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Cardiac Event Recorders Yield More Diagnoses and Are More Cost-effective than 48-Hour Holter Monitoring in Patients with Palpitations: A Controlled Clinical Trial

Scott Kinlay, MBBS, PhD, FRACP; James W. Leitch, MBBS, FRACP; Amanda Neil, BSc; Barry L. Chapman, MBBS, FRACP; David B. Hardy, DMU, RDCS; and Peter J. Fletcher, MBBS, PhD, BMed(Sci), FRACP
[+] Article and Author Information

From John Hunter Hospital and and Centre for Clinical Epidemiology and Biostatistics, New South Wales, Australia. Acknowledgments: The authors thank Helen Bednar, Fiona Broderick, Jenny Key, Jodie Pettit, Tammie Powell, and Mia Tolfree for technical assistance and Tammie Hodges for secretarial assistance. Requests for Reprints: Scott Kinlay, MBBS, PhD, FRACP, Cardiovascular Unit, John Hunter Hospital, Locked Bag 1, Hunter Mail Centre, New South Wales 2310, Australia. Current Author Addresses: Drs. Kinlay, Leitch, Chapman, Hardy, and Fletcher: Cardiovascular Unit, John Hunter Hospital, Locked Bag 1, Hunter Mail Centre, New South Wales 2310, Australia.


Copyright ©2004 by the American College of Physicians


Ann Intern Med. 1996;124(1_Part_1):16-20. doi:10.7326/0003-4819-124-1_Part_1-199601010-00003
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Objective: To compare the diagnostic yield and cost-effectiveness of transtelephonic event monitors with those of Holter monitoring in patients with intermittent palpitations.

Design: Randomized crossover trial.

Setting: Diagnostic service of a teaching hospital and surrounding primary care practices.

Patients: 43 patients with previously uninvestigated palpitations who were referred for Holter monitoring.

Measurements: Patients were randomly allocated to receive an event monitor or 48-hour Holter monitor and then to receive the other device. Event monitors were used for 3 months or until two recordings were obtained while symptoms occurred. The main end point was an electrogram recorded during symptoms. The incremental cost-effectiveness of obtaining a diagnostic rhythm strip from event monitors was compared with that of Holter monitoring.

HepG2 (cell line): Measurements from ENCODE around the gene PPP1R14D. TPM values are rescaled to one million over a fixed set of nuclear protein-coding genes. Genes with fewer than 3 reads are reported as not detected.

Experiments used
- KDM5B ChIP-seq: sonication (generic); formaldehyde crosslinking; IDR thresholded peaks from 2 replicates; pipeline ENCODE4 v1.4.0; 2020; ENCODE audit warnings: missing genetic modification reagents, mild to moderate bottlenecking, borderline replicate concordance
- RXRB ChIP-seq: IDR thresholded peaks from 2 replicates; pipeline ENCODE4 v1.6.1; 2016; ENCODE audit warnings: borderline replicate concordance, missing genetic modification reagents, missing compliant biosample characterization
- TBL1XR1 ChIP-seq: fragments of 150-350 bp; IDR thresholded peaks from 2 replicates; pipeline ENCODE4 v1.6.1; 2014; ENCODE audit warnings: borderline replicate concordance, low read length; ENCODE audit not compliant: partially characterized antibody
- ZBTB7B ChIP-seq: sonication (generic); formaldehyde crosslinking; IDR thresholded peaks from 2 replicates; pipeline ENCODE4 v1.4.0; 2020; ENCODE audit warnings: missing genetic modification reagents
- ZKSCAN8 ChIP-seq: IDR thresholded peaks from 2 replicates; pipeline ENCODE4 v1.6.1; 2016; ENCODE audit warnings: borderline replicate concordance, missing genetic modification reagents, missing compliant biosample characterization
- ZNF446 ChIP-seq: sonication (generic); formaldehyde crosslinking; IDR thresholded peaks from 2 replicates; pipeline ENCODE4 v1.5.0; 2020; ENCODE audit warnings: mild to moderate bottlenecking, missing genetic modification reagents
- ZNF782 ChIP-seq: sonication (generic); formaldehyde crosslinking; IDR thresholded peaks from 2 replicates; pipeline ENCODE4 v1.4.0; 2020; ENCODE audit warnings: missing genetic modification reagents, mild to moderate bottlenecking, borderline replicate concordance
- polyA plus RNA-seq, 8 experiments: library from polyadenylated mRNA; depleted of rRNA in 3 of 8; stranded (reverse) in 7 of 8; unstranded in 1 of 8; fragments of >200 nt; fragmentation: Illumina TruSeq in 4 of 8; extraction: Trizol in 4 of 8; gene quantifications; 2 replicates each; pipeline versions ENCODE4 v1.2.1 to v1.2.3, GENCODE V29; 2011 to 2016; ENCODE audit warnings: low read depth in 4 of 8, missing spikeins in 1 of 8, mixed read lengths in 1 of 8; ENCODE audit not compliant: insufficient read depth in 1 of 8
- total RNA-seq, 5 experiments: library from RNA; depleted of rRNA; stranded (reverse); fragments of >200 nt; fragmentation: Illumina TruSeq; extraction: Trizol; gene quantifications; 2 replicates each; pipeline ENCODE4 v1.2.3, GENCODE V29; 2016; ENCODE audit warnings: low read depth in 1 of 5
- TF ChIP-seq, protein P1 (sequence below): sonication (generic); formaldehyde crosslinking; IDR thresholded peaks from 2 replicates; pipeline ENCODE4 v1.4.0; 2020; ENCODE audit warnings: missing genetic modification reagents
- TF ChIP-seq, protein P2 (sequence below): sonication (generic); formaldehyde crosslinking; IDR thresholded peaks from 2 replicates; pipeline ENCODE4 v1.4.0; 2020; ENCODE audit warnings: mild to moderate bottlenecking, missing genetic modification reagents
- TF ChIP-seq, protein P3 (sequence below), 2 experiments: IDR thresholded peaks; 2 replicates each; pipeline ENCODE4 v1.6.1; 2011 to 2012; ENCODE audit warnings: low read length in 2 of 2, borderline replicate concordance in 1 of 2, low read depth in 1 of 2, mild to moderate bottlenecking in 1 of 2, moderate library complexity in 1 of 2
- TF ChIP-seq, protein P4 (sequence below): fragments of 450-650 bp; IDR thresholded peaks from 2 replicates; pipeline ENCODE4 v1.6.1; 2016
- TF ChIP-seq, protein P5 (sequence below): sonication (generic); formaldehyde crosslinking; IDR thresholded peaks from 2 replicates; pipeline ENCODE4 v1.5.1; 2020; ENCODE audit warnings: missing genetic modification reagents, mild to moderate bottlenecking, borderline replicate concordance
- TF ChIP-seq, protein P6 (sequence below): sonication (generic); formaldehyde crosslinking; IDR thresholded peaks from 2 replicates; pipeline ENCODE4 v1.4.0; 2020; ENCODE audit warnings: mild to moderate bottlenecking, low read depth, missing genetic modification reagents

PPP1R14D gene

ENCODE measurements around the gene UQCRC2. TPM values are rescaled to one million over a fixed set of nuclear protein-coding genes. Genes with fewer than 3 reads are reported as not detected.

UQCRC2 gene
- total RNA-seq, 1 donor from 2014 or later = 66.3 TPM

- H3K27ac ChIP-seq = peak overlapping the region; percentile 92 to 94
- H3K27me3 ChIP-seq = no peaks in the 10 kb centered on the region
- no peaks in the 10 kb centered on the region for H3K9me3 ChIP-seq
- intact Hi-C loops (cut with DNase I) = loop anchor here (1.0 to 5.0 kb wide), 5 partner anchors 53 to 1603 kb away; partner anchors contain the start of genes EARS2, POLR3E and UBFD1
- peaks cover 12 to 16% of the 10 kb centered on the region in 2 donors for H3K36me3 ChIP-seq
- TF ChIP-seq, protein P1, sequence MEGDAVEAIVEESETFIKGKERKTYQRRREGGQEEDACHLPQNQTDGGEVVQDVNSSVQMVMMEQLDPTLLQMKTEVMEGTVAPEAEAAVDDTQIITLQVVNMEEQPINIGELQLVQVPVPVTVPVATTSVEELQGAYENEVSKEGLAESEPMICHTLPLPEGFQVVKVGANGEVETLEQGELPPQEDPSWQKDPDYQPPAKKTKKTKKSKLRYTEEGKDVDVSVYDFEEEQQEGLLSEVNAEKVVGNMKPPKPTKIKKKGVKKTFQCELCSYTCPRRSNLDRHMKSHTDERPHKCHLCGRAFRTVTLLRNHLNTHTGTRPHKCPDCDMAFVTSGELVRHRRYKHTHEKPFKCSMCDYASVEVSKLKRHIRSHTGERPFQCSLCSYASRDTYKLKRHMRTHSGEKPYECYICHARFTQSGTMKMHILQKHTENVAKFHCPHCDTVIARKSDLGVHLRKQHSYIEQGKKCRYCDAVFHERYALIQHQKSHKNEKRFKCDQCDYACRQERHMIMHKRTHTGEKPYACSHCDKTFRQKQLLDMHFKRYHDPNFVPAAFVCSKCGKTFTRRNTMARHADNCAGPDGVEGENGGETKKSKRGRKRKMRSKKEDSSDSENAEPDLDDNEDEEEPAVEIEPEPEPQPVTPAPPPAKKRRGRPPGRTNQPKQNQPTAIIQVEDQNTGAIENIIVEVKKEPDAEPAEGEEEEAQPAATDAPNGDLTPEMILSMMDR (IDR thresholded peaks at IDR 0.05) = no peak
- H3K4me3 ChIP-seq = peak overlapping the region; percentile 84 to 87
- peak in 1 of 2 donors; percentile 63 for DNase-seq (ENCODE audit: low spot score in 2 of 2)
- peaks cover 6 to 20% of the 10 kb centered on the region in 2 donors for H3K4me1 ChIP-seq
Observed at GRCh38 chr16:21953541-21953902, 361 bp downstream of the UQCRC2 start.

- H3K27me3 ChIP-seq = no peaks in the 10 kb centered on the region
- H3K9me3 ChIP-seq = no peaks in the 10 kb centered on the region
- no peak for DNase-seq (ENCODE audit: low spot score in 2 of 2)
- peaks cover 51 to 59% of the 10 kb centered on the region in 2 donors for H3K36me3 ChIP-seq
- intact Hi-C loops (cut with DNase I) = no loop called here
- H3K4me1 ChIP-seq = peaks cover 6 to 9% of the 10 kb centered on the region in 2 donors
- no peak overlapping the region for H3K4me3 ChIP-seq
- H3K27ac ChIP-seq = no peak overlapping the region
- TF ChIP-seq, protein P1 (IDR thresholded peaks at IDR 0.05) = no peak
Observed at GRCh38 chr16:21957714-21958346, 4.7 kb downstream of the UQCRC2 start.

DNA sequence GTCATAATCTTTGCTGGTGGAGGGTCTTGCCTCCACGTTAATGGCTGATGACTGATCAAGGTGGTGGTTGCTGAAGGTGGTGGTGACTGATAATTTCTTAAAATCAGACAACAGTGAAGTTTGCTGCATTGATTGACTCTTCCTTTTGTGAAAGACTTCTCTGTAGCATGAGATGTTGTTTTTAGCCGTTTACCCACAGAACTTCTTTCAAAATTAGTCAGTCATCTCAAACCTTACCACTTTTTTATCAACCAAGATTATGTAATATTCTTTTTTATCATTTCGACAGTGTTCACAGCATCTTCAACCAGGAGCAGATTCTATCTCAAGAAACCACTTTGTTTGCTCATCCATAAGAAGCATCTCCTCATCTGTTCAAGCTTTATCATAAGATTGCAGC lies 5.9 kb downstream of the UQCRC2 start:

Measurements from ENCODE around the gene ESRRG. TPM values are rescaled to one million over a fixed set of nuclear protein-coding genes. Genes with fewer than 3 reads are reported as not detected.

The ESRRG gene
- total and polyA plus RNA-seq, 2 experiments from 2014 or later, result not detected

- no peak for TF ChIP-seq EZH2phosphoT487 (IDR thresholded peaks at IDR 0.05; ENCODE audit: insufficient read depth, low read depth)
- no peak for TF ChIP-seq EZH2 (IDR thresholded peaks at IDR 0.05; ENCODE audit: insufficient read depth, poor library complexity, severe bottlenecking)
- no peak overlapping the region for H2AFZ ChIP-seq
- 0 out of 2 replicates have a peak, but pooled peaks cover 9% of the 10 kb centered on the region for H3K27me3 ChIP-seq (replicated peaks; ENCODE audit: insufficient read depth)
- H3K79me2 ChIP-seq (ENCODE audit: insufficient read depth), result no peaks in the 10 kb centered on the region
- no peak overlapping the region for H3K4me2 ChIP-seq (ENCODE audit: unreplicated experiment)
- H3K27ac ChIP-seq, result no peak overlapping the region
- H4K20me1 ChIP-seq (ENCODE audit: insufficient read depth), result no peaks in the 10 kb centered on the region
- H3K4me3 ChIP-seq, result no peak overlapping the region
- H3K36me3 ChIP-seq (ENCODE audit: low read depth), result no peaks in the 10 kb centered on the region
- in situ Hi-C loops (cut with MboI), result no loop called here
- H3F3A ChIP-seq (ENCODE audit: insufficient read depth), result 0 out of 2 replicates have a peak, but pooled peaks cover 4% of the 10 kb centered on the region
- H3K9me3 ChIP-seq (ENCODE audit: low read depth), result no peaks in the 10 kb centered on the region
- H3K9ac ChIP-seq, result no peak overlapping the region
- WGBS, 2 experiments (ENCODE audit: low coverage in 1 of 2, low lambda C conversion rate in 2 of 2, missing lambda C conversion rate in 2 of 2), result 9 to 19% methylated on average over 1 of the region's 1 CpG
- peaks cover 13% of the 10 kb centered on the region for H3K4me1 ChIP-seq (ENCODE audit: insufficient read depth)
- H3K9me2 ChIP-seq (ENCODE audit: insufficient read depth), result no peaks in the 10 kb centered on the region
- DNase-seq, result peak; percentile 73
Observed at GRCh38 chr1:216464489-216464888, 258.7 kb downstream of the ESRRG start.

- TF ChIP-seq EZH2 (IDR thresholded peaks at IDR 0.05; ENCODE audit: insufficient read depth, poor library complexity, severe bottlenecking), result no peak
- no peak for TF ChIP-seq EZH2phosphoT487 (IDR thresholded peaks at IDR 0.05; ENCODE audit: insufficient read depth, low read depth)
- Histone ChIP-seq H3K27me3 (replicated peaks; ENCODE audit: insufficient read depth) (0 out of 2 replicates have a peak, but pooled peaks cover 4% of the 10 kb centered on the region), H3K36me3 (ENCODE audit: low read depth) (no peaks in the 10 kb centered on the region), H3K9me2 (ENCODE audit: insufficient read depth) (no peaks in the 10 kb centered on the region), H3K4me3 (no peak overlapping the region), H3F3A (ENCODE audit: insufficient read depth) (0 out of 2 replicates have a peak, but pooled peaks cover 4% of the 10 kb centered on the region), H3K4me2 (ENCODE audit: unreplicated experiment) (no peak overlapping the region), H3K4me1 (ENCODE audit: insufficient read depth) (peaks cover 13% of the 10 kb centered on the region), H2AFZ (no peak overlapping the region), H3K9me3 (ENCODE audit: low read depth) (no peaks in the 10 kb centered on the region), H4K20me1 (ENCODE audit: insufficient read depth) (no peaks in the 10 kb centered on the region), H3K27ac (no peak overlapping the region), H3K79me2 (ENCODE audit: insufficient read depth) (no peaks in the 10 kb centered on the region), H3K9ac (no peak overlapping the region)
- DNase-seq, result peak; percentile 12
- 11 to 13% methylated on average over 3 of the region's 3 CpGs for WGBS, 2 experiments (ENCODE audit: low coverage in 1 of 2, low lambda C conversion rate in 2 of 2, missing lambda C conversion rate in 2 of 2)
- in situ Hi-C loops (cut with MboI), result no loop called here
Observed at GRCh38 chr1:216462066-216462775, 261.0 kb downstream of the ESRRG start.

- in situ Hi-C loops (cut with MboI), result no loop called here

Results: The mean (±SD) patient age was 45 ± 19 years; 37 patients (88%) were women. Event monitors were twice as likely to provide a diagnostic rhythm strip electrocardiogram during symptoms as 48-hour Holter monitoring (29 patients [67%] and 15 patients [35%], respectively; P < 0.001). Event monitors detected 8 patients (19%) with clinically important arrhythmias (6 patients with supraventricular tachycardia and 2 with atrial fibrillation or flutter), whereas the Holter monitors detected no significant arrhythmia (P < 0.005). With the event monitors, most patients transmitted an electrocardiogram recording by 6 weeks. Event monitors were dominant and therefore more cost-effective than 48-hour Holter monitoring, resulting in a cost savings of $213 for each additional diagnostic rhythm strip obtained during symptoms.

Conclusions: Holter monitoring is a poor diagnostic test for intermittent palpitations. Event recorders provide better data and are more cost-effective.

Figures

Grahic Jump Location
Figure 1.
Electrocardiogram recording from an event recorder showing atrial fibrillation during palpitations.
Grahic Jump Location
Grahic Jump Location
Figure 2.
Cumulative number of patients who sent an electrocardiogram from an event recorder by the number of days needed to record an electrocardiogram while symptoms were occurring.
Grahic Jump Location

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